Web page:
Most Common Degenerative Diseases
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Achilles tendinitis occurs when the tendon that connects the back of your leg to your heel becomes swollen and painful near the bottom of the foot. This tendon is called the Achilles tendon. It allows you to push your foot down. You use your Achilles tendon when walking, running, and jumping.
Plantar fasciitis refers to inflammation of the plantar fascia, a thick band of tissue that lies at the bottom of the foot. It runs from the heel bone to the toe and forms the arch of your foot. Plantar fasciitis is one of the most common causes of heel pain.
Acquired Flat Foot
Posterior tibial tendon dysfunction, also known as adult acquired flatfoot deformity, is a common cause of pain and flattening of the arch of the foot. It tends to occur with age. Tendinitis or dysfunction is caused by repetitive irritation that occurs with walking and weight bearing. It usually occurs in one foot, but it can develop in both feet.
Flexible Flat Feet
Flexible flatfoot is one of the most common types of flatfoot. It typically begins in childhood or adolescence and continues into adulthood. It usually occurs in both feet and progresses in severity throughout the adult years. As the deformity worsens, the soft tissues of the arch may stretch or tear and can become inflamed.
Ankle impingement occurs when either soft or bony tissues are compressed within the ankle joint at the extreme end of a motion, such as pointing the foot sharply downward.
Os Trigonum Syndrome
The os trigonum is an extra (accessory) bone that sometimes develops behind the ankle bone (talus). Os trigonum syndrome is usually triggered by an injury, such as an ankle sprain. The syndrome is also frequently caused by repeated downward pointing of the toes
Os Peroneum Syndrome
Os peroneus syndrome can be of a chronic nature or result from acute trauma such as an inversion injury. Pain is present at the area and there is often tearing or damage to the surrounding peroneus longus tendon.
Ankle arthritis occurs when there is a breakdown of cartilage in the ankle joint. It can result from a variety of causes, including trauma (such as a car accident), autoimmune diseases (such as rheumatoid arthritis) or infection. In most cases, ankle arthritis is due to the degeneration of the cartilage from an old injury.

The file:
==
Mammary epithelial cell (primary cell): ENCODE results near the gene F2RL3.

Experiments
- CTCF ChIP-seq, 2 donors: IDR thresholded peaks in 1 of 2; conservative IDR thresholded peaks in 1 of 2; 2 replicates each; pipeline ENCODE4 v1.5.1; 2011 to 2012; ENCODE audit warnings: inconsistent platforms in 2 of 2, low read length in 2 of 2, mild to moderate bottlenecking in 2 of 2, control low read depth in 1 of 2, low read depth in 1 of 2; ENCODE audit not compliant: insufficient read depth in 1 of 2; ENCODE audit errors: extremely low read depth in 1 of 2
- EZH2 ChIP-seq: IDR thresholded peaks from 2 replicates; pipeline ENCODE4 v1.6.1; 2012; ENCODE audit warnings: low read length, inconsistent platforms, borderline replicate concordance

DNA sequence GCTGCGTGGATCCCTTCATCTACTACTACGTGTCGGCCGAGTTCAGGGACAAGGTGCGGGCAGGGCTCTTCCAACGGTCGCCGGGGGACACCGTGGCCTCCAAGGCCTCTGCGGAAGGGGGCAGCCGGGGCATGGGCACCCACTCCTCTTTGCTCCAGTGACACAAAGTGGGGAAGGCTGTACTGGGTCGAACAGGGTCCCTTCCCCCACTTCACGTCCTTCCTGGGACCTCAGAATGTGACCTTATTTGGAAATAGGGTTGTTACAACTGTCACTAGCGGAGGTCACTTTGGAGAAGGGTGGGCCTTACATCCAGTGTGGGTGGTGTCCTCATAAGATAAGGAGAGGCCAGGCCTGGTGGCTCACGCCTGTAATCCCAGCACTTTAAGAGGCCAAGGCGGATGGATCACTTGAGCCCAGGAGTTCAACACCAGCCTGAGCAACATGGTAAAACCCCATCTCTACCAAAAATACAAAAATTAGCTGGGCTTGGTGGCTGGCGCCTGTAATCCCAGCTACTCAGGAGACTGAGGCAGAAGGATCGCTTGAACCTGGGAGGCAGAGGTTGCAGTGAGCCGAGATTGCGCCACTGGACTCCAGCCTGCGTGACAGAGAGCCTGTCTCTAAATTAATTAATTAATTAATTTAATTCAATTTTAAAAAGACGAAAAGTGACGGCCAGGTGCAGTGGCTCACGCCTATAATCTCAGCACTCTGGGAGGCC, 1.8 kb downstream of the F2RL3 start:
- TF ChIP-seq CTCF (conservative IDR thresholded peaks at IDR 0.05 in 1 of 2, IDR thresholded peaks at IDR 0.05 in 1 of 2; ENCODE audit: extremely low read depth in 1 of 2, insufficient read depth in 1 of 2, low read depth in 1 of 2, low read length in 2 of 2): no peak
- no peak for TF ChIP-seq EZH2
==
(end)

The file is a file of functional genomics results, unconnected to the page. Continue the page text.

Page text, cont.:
The foot has 26 bones and more than 30 joints. Tough bands of tissue called ligaments hold these together. The muscles, tendons, and ligaments work together with the many joints of the foot to control motion. When you get arthritis in the foot, you develop pain and limited motion so that you cannot walk as well.
Hallus Rigidus (Big Toe Arthritis)
Hallux rigidus means “stiff big toe” which the main symptom of the disorder. Hallux rigidus is a type of degenerative arthritis, a common type of arthritis. It’s sometimes called “big toe arthritis.”
Hallux Valgus (Bunion)
Hallux valgus or bunion is the most common foot deformity. A bunion is a bump that forms on the outside of the big toe. This foot deformity occurs from years of pressure on the big toe joint (the metatarsophalangeal or MTP joint). Eventually, the toe joint gets out of alignment, and a bony bump forms.
Hallux varus occurs when the big toe angles away from the second toe. This can cause the big toe to rub against the inside of shoes which makes finding comfortable shoes very difficult. The most common cause of hallux varus is failed bunion surgery.
A hammer toe is a deformity of the second, third or fourth toes. In this condition, the toe is bent at the middle joint, so that it resembles a hammer. Initially, hammer toes are flexible and can be corrected with simple measures but, if left untreated, they can become fixed and require surgery.
Claw toe is a common foot deformity in which your toes bend into a claw-like position, digging down into the soles of your shoes and creating painful calluses.
A bunionette is a prominence of the fifth metatarsal bone where it meets the bone of the little toe. It is often associated with the little toe tuning inward. Bunionettes are similar to bunions, which are protrusions that occur on the inside of the foot below the big toe.
Morton’s neuroma is a benign but painful condition that affects the ball of the foot. It’s also called an intermetatarsal neuroma because it’s located in the ball of the foot between your metatarsal bones. It happens when the tissue around a nerve that leads to a toe thickens from irritation or compression.
Tarsal Tunnel Syndrome
Tarsal tunnel syndrome is a compression, or squeezing, on the posterior tibial nerve that produces symptoms anywhere along the path of the nerve running from the inside of the ankle into the foot. Tarsal tunnel syndrome is similar to carpal tunnel syndrome, which occurs in the wrist.
Sinus Tarsi Syndrome
The sinus tarsi is a tube or tunnel between the talus and the calcaneus bones. Sinus tarsi syndrome is pain or injury to this area. Some characteristics of Sinus Tarsi Sydrome are pain at the anterior lateral side of the ankle and a feeling of instability or difficulty walking on unstable surfaces.
An osteochondral lesion is a defect in the cartilage of a joint and the bone underneath. Cartilage is a connective tissue that covers the bones between joints. When there is a break, tear, separation, or disruption of the cartilage that could be referred to as an osteochondral lesion. The bone right underneath the cartilage will also be injured.
Foot drop, sometimes called drop foot, is a general term for difficulty lifting the front part of the foot. If you have foot drop, the front of your foot might drag on the ground when you walk.